Marcusson-Clavertz recently conducted a modified Ganzfeld ESP study in hopes of examining how hypnotizability and altered states of consciousness might affect the ability to use ESP. Using the Ganzfeld method, which has excellently controlled for mistakes and errors in psi research over the last several decades, these researchers recruited 14 highly hypnotizable individuals and 12 individuals resistant to hypnosis. Each participant went through a series of procedures to test for ESP.
Results for this study showed that for people who are easily hypnotizable, the belief in ESP success, prior ESP experiences, and the ability to enter an altered state during the ESP task were significantly related to the participant’s ability to perform in the ESP task. In contrast, for those who were not easily hypnotizable, only belief in the ability to perform ESP and belief in the success of the task were associated with ESP performance.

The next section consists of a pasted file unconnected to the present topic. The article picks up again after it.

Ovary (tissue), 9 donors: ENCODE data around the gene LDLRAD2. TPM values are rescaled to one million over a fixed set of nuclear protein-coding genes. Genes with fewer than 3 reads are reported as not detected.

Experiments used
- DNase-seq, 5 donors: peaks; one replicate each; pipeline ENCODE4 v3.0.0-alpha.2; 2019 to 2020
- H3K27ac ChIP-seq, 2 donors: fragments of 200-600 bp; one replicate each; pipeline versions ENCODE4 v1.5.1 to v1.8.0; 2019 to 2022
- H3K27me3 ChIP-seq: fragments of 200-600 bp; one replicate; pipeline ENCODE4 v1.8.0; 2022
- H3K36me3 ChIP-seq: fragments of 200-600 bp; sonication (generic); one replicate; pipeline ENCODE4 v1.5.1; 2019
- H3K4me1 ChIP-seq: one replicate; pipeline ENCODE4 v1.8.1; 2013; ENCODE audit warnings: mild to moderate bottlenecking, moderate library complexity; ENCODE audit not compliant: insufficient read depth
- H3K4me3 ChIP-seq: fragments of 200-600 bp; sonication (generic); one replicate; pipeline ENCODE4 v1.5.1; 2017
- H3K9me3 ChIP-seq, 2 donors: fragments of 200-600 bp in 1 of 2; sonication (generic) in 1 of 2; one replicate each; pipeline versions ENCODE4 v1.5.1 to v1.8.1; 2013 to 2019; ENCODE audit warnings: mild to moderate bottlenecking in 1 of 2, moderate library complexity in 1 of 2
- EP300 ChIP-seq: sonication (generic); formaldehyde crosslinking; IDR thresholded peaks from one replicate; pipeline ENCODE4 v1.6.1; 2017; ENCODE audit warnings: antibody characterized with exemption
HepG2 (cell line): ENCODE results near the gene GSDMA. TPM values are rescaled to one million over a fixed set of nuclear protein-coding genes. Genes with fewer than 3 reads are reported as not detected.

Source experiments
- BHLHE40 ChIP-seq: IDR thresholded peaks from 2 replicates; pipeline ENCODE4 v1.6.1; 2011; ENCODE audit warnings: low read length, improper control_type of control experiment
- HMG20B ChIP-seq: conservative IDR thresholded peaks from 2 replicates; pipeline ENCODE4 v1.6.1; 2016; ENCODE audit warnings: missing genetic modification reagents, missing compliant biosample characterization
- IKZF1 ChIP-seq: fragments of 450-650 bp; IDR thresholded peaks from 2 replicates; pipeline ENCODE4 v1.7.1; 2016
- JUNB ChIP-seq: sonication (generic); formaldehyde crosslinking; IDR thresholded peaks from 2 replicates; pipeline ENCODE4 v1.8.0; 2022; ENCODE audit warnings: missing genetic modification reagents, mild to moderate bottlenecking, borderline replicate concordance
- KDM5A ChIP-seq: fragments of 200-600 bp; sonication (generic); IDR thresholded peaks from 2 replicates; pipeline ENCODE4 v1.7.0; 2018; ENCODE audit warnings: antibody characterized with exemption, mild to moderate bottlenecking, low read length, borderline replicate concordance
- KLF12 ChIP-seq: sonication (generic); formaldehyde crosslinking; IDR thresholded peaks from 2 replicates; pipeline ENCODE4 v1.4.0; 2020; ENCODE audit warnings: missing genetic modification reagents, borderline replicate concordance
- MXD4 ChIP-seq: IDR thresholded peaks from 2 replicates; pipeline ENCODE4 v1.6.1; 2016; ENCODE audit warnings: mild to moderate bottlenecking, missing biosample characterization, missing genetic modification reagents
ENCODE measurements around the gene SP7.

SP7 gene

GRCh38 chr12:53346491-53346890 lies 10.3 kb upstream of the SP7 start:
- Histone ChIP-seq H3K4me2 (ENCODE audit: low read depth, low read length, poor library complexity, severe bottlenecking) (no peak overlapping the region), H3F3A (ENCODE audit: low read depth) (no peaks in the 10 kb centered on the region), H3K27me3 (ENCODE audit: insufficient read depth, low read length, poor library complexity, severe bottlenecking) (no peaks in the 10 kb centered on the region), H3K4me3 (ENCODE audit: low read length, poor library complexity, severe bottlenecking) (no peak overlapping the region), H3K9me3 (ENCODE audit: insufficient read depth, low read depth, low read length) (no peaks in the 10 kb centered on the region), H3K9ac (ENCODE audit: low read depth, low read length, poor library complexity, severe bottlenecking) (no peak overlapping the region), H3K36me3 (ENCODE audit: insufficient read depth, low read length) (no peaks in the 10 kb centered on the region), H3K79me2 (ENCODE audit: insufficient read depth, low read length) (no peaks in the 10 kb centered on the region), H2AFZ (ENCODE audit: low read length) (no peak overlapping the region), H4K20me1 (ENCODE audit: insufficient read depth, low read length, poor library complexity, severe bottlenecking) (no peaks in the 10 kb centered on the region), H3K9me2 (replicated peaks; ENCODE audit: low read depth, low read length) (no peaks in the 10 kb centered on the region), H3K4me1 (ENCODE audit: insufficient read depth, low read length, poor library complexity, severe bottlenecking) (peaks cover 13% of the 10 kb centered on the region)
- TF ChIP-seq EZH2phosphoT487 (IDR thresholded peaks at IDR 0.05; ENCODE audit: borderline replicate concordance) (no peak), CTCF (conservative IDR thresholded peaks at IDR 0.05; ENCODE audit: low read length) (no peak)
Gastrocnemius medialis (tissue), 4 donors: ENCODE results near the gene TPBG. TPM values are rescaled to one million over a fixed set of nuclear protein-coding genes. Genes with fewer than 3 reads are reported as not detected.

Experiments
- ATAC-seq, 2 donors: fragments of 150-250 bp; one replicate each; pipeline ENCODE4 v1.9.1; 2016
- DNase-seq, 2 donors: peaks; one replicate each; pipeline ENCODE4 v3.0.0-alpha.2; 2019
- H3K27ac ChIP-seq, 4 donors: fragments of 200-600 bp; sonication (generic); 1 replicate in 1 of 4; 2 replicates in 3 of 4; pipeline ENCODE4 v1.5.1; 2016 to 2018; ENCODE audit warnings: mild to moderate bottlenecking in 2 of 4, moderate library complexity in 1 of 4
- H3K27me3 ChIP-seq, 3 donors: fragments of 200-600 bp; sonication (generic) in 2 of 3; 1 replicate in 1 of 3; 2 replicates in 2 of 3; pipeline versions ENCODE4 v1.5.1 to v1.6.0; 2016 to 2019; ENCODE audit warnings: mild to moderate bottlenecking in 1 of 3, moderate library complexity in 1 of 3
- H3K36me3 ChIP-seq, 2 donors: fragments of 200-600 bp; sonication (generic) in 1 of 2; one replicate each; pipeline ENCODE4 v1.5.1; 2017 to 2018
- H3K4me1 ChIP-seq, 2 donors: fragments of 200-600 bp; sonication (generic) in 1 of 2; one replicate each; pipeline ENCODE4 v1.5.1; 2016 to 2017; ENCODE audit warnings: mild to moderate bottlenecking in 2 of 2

In sum, the current research shows a relationship between those who can alter an altered state of consciousness or be hypnotized appear to have an advantage in performing ESP tasks in laboratory conditions.
Marcussion-Clavertz, D. & Cardena, E. (2011). Hypnotizability, alterations in consciousness, and other variables as predictors of performance in a ganzfeld psi task. Journal of Parapsychology, 75, 235-259.